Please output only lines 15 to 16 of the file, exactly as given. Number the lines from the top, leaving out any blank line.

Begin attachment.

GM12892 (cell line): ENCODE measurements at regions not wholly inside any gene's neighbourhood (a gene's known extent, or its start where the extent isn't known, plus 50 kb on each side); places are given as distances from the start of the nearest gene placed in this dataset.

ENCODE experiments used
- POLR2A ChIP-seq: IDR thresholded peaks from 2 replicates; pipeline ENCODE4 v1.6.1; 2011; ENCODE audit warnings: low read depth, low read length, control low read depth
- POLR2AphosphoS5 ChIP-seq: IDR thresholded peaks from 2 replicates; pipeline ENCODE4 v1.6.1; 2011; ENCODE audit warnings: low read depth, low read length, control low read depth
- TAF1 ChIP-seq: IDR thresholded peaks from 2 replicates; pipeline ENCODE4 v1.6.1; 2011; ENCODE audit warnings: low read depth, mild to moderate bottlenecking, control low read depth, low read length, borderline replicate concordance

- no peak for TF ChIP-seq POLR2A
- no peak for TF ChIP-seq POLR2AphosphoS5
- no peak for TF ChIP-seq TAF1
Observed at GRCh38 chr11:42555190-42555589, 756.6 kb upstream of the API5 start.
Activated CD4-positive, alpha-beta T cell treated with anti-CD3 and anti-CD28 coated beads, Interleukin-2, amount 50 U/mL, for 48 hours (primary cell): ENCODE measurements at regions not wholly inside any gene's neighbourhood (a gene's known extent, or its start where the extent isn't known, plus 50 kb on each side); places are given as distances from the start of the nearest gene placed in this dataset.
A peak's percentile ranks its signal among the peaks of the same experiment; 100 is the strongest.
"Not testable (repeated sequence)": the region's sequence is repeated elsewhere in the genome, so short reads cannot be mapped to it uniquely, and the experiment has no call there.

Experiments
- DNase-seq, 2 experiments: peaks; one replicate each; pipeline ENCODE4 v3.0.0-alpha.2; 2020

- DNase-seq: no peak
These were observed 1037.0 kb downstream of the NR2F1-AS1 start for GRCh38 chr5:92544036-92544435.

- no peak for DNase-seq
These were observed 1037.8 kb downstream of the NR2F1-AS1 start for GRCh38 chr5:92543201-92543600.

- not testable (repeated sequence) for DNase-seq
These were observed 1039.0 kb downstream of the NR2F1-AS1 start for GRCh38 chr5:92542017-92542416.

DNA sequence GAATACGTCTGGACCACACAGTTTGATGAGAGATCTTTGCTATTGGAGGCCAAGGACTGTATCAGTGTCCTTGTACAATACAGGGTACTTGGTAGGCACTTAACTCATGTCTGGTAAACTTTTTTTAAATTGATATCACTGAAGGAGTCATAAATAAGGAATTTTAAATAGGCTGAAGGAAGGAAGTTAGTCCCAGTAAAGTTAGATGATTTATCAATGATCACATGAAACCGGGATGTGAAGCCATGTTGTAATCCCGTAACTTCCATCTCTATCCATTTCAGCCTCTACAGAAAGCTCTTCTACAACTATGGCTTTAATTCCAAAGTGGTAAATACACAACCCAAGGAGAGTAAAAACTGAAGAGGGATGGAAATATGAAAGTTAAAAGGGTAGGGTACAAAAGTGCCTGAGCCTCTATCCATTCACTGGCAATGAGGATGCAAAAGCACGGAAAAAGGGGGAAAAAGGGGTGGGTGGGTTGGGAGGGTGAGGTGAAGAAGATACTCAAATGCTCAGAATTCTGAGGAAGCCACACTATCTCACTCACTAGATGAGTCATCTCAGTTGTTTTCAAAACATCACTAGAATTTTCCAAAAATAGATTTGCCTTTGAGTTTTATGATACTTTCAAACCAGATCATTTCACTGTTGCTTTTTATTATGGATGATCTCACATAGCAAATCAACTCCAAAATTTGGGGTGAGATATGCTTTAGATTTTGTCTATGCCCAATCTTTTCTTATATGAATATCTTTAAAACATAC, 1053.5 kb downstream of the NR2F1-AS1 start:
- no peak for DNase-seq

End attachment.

- DNase-seq: no peak
These were observed 1037.0 kb downstream of the NR2F1-AS1 start for GRCh38 chr5:92544036-92544435.